You know that saying, “Everything happens for a reason”; well if you’re Leigh O’Connor Wolfe, you may be seriously giving that common phrase some doubt this year. Leigh happens to be anything but a wallflower; very active, incredibly kind, athletic, a giving Mother and wife, and an educated nurse. I know these characteristics about her, because I have had the privilege of knowing her for over 20 years. Naturally, when I became aware of the news that she had fallen notably ill, I was concerned.
Leigh is one of those people that adores being outside in nature. Kayaking, hiking, cycling; you name it, if it can be done out in the sunshine, she is all over it. When you love being outdoors, you tend to increase your chances of interacting with animals. Animals so tiny, that their bite could be so insignificant that you don’t even notice it, until it begins to attack your neurological system. On May 11th, after being unbelievably sick for weeks, Leigh came to the frightening conclusion that she had Lyme disease.
This is Leigh’s story of how a lovely walk in nature with her daughter threw her 2015 for quite a loop:
Leigh’s symptoms following the tick bite began in just seven days:
“My first symptom was a feeling of air hunger; that was the start of my misery. Second, horrible palpitations with rapid heart rate. I awoke in the evening with horrific chest pain which lead me to a hospital stay, emergent cardiac catherization, and several other tests. They could not find anything wrong with me, but by this time I honestly told the doctor “I feel like I’m dying.” Drama? No. Sincerely not. I really felt that way. I was discharged home to follow up with a neurologist and a diagnosis of “anxiety.” I am not an anxious person and I told them that. Regardless, they sent me home with a Klonopin prescription. I continued to feel horrible, and now my body would shake from head to toe. I thought I was having some kind of weird seizure. I also developed a rash on my back, but thought nothing of it. Neurologist told me to consider the Mayo Clinic. He didn’t know what was wrong, but did order a lumbar puncture. Luckily that was normal. I continued to feel very sick with new symptoms daily and still no answers. Night time was absolutely horrible. I would have feelings of electric jolts along my chest and back. My arms and hands would go completely numb. My chest felt paralyzed. I began to wander if I had ALS or Guillain-Barre Syndrome. I had to crawl up my stairs at this point. As a nurse, so many things ran through my mind, and I was unbelievable afraid. I felt life as I once knew it was over. I felt I would be crippled in no time. Mentally I was exhausted; I wanted to die. Nausea, vomiting, and loss of appetite now started to begin. I lost a total of 25 pounds in one month. The thought of food made me want to vomit. I was so unbelievable tired, but couldn’t sleep due to my hands going numb and feeling of air hunger. It was misery. One morning I woke up and suddenly couldn’t put two words together. I discovered exactly what brain fog was. I felt my head was in the clouds. I would sweat profusely. I cried daily wandering what was wrong with me and would I ever have my life back? It was the morning I woke up with a high fever, stiff neck, hip and knee pain when it occurred to me. “I HAVE LYME DISEASE!” After several days of bed rest and at least a dozen physicians scrambling for a diagnosis, and here it was me that figured out my own diagnosis. My Lyme titer was negative but did you know that test is actually 50% inaccurate? I found a wonderful doctor who looked at my clinical symptoms and said to me “You have a severe case of Lyme disease.” She immediately started me on Doxycycline. “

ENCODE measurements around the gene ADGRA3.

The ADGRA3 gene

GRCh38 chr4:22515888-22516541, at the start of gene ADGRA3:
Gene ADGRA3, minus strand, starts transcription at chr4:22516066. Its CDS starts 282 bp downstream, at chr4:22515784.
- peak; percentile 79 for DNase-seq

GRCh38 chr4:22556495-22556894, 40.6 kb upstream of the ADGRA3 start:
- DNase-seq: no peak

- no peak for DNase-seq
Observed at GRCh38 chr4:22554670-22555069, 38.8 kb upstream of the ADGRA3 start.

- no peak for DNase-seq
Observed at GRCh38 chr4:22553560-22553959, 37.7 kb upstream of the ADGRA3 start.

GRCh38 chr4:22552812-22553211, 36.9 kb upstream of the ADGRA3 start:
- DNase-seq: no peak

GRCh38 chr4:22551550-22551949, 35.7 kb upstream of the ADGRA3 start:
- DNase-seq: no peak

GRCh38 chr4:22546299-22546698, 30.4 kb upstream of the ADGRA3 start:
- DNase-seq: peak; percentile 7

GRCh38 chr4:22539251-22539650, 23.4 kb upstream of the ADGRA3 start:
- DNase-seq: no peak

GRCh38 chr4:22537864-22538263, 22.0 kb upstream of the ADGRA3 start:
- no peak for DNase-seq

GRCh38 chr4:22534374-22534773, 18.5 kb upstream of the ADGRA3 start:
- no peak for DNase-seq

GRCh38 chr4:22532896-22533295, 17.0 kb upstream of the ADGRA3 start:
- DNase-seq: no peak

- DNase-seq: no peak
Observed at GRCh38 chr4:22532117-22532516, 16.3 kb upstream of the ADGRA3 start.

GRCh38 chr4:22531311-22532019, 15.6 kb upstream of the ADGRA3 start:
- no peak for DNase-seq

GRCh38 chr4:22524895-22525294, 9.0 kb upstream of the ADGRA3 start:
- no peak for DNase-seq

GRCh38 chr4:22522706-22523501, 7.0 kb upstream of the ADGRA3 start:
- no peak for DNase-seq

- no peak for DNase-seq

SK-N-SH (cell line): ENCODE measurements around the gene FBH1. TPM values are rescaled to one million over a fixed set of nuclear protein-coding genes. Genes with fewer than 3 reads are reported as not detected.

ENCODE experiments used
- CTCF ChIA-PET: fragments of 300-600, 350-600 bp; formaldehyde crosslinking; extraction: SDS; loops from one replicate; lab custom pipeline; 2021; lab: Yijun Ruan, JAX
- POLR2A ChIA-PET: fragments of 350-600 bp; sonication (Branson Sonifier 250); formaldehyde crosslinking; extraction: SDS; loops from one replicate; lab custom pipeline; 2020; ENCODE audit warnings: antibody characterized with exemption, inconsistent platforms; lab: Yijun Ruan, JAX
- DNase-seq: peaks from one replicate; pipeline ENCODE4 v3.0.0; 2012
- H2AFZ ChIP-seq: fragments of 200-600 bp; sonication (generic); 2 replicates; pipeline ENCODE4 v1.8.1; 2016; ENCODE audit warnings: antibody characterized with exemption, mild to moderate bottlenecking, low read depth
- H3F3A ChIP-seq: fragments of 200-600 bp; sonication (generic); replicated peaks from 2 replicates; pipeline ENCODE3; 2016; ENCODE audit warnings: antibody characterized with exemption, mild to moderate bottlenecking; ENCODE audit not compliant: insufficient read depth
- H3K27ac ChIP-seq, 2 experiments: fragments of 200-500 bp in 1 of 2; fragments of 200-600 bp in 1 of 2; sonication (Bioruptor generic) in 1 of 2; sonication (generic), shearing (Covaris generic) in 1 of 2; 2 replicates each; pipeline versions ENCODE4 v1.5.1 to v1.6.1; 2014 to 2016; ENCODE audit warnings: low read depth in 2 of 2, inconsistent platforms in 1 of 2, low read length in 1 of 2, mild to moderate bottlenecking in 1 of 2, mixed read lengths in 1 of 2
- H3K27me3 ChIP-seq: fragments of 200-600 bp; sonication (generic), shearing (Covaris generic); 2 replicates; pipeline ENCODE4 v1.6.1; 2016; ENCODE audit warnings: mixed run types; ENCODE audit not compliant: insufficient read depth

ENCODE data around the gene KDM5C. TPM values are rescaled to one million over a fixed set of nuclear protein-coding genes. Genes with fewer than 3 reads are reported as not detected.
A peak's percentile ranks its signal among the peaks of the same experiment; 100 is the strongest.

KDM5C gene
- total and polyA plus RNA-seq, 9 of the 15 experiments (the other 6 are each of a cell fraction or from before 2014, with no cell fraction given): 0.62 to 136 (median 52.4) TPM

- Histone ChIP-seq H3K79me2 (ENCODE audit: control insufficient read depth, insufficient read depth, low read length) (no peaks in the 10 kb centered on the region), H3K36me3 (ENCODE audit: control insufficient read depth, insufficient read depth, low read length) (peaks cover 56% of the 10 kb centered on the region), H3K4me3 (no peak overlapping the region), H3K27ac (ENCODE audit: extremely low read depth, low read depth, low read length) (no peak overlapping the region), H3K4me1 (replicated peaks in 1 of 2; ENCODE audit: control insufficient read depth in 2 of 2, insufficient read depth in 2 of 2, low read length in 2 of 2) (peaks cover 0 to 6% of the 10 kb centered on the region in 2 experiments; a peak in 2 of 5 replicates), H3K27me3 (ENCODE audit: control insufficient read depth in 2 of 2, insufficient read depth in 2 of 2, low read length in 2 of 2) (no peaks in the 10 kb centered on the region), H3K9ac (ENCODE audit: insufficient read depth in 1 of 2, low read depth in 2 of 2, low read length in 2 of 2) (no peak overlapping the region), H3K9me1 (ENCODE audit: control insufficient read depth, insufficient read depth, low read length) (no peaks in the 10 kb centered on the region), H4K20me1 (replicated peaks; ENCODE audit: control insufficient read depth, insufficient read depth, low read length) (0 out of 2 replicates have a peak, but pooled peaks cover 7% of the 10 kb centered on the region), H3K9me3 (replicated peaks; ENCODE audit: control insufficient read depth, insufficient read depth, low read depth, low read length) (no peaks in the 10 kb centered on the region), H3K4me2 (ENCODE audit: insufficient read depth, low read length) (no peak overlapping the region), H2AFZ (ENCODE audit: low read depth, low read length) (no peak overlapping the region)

Where were you at when you were bitten?
“It’s known that ticks are very prevalent in Pennsylvania. My daughter wanted to go for a nature walk on March 29th. It was the first nice day since winter and the woods were thick with high grass. I knew ticks and Lyme were bad, but I just didn’t pay enough attention. I will now!”
Misdiagnosis is a growing problem for Lyme patients, can you describe what your diagnostic experience was like? How does the medical team work through their process of elimination to obtain that final diagnosis of Lyme disease?